"Epic Tale of Family Trauma"
by Alison Goldie for remotegoat on 28/11/18

In the centre of the stage, set up in the round, is a sturdy wooden kitchen table. Its plainness belies its history as a witness to six generations of family trauma. Every mark on it tells a tale and lets us into the lives of a rich collection of characters in the Best family, played by an ensemble of nine actors with conviction and compassion.

Short scenes build upon one another seamlessly, set in various locations to which the table travels – from a working-class home in the Midlands to a convent in Africa to a commune in 60’s Britain to a modern middle-class home. In the portrayals of characters ranging from a brutalized soldier to estranged twins to the kindly missionary nuns to an angry fatherless boy, the audience is taken on a hugely absorbing epic story of the many ways in which family pain can be transmitted. It’s like Philip Larkin’s famous poem, This Be the Verse, expanded into a vivid theatrical representation of Man handing on misery to Man.

Table deals in more than just tragedy, however. There are times of joy when children are playing, an enchanting birth scene, a charged erotic encounter in Africa and best of all, beautiful singing by the cast punctuating the action with hymns and folk songs.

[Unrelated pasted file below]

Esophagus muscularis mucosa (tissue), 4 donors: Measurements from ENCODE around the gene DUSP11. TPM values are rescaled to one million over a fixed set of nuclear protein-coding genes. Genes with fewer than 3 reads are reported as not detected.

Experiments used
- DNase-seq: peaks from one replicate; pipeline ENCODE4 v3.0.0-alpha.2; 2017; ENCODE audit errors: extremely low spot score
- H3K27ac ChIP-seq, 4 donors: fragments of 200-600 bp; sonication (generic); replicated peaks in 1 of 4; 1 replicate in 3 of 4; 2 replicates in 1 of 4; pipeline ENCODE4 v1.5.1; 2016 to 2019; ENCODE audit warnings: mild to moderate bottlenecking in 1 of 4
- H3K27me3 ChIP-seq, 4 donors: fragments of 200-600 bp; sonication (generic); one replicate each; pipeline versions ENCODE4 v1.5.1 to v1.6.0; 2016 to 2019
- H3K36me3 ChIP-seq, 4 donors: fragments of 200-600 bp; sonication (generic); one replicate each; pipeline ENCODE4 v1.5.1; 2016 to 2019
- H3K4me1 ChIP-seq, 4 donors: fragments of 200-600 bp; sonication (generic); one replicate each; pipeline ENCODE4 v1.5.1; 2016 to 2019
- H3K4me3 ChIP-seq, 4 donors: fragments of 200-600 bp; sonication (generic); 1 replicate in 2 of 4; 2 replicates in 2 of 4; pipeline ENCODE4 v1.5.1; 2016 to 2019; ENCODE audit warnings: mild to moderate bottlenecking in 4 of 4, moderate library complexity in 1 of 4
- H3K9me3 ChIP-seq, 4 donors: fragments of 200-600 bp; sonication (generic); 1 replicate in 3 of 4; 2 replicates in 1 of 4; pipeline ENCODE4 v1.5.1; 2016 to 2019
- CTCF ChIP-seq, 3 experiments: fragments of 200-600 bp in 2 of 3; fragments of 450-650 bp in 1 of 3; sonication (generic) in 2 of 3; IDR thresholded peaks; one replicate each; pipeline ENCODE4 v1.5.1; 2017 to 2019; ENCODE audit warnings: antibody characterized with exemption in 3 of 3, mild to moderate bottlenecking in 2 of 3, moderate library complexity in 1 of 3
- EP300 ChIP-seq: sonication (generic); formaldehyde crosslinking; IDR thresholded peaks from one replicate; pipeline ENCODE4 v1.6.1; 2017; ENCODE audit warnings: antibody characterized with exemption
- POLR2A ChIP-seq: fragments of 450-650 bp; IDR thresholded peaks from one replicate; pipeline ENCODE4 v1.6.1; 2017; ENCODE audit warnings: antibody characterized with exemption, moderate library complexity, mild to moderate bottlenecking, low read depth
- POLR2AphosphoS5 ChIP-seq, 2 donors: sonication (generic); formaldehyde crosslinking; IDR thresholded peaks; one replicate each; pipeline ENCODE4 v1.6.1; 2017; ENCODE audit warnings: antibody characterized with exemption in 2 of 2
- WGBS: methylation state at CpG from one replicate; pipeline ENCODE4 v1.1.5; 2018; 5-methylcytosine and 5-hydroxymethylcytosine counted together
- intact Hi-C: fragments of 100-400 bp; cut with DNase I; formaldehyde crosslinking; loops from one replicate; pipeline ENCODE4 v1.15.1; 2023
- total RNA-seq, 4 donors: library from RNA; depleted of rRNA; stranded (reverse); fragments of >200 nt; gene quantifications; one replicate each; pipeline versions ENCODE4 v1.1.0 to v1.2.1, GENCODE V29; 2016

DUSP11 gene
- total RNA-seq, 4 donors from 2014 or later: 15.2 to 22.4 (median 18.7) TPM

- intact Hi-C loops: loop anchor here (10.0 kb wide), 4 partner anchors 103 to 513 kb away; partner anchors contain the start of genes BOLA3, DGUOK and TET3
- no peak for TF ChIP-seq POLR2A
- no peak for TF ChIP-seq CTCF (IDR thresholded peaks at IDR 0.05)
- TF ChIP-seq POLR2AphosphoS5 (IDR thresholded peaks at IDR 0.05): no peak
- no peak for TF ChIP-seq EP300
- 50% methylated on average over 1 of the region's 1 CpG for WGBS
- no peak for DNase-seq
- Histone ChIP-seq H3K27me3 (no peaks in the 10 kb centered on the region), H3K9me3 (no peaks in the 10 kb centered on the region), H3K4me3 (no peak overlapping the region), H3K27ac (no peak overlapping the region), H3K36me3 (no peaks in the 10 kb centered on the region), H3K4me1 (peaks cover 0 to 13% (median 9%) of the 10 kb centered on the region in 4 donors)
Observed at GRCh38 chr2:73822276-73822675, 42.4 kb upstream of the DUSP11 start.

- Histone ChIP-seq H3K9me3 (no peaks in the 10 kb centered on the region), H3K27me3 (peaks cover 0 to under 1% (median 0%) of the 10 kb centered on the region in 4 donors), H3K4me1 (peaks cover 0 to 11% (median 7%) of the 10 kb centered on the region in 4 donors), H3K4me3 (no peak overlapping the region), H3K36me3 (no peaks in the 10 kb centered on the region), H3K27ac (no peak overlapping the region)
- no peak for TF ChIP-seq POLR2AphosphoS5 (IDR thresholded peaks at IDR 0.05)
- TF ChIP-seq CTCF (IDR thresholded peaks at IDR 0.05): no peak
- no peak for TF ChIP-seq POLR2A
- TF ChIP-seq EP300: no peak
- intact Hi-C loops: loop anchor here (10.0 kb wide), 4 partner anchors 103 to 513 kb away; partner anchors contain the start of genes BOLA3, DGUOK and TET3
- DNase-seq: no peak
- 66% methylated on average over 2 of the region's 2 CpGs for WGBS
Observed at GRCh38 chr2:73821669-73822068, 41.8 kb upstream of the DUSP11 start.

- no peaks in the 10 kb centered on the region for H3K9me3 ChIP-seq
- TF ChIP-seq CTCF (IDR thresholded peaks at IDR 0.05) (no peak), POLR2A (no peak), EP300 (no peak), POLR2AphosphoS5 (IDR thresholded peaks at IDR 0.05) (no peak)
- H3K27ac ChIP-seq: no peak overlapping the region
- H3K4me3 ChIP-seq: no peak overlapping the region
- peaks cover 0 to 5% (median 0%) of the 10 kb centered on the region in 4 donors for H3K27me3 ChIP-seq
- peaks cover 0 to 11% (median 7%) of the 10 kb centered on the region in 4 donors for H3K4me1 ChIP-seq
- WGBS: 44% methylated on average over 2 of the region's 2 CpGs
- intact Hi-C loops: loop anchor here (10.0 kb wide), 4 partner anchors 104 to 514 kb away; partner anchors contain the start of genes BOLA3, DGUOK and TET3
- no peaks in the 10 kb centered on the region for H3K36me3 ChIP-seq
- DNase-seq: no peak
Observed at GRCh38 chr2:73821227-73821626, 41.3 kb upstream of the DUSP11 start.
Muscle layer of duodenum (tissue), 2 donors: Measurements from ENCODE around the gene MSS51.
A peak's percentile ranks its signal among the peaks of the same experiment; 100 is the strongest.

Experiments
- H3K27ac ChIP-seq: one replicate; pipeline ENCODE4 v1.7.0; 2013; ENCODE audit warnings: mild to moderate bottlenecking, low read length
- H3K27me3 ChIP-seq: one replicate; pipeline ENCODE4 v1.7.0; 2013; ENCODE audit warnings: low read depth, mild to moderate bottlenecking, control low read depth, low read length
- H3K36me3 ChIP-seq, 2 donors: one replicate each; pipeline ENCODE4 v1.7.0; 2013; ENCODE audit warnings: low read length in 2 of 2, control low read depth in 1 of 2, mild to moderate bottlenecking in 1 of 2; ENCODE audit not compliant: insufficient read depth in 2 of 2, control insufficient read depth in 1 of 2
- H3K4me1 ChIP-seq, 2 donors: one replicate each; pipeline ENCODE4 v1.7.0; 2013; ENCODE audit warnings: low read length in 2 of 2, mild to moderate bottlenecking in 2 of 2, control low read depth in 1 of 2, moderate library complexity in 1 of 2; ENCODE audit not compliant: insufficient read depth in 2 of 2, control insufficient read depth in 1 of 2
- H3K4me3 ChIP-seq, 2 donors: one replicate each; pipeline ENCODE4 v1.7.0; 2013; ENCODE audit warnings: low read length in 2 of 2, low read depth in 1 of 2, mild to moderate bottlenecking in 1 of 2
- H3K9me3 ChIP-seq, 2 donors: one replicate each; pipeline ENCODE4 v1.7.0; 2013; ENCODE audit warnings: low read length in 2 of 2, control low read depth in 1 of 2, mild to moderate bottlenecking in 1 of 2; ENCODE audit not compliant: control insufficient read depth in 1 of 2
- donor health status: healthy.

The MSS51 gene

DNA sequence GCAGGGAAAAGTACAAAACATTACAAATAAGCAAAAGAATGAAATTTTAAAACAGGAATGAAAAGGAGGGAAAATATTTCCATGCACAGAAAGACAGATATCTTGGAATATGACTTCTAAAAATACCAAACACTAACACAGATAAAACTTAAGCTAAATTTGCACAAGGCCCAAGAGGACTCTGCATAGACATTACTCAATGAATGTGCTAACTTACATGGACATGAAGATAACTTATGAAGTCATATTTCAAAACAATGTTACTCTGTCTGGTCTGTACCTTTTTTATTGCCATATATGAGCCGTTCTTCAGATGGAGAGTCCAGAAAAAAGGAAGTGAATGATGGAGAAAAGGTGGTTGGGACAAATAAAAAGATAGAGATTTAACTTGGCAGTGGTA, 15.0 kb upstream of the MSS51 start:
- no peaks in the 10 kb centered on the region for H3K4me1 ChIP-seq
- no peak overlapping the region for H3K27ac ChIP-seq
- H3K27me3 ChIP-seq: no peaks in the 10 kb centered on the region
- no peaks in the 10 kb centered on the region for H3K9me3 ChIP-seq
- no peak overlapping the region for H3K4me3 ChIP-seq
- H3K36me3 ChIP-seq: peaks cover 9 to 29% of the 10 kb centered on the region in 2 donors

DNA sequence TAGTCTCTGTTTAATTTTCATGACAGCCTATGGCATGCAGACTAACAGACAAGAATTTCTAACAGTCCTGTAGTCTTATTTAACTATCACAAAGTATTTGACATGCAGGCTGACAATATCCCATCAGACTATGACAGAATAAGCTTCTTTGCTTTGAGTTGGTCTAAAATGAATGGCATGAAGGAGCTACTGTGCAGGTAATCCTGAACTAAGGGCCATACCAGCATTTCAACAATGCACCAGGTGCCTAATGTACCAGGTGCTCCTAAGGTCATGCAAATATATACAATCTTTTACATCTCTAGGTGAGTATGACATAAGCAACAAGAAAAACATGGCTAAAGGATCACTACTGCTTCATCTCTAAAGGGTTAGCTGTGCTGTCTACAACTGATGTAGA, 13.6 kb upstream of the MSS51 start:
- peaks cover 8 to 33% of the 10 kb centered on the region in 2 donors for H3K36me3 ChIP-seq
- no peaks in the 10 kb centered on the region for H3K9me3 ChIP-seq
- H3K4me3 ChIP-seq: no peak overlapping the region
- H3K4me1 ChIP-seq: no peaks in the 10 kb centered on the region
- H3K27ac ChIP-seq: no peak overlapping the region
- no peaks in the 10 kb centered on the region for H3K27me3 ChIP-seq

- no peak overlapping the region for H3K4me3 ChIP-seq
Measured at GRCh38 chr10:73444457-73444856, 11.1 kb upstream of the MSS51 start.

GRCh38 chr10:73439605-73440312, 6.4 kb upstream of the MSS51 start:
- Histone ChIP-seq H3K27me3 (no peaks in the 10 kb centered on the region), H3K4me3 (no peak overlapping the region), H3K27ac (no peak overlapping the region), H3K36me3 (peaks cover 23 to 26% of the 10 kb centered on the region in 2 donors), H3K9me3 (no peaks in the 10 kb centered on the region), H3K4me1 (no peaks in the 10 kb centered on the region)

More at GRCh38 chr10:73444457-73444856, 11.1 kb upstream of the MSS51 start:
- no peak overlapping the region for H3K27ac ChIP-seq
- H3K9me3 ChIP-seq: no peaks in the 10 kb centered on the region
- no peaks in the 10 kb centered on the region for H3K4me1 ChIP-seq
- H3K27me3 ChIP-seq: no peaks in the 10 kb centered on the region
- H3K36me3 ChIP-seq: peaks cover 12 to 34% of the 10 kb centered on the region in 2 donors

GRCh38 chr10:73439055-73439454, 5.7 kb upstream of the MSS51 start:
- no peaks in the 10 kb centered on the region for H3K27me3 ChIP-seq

The closing scenes point towards hope, as a contemporary child is kindly indulged by adults who have come to some kind of peace despite their legacy of sadness.

Director Simona Hughes tackles Tanya Ronder’s striking play, initially seen at The National Theatre and now at the lovely new Tower Theatre in Stoke Newington, with a steady hand and some exquisite theatrical touches, relying more on skill than a large budget. Standout performances include Dickon Farmer as Gideon the child, teenager, young man and grandad, and Valerie Paul as a seductive prostitute, loving nun and morally challenged hippy. Occasionally the pace slips a little, and a long argument between an estranged husband and wife is implausibly one-note, but these are minor caveats in an otherwise gripping and wise narrative journey.

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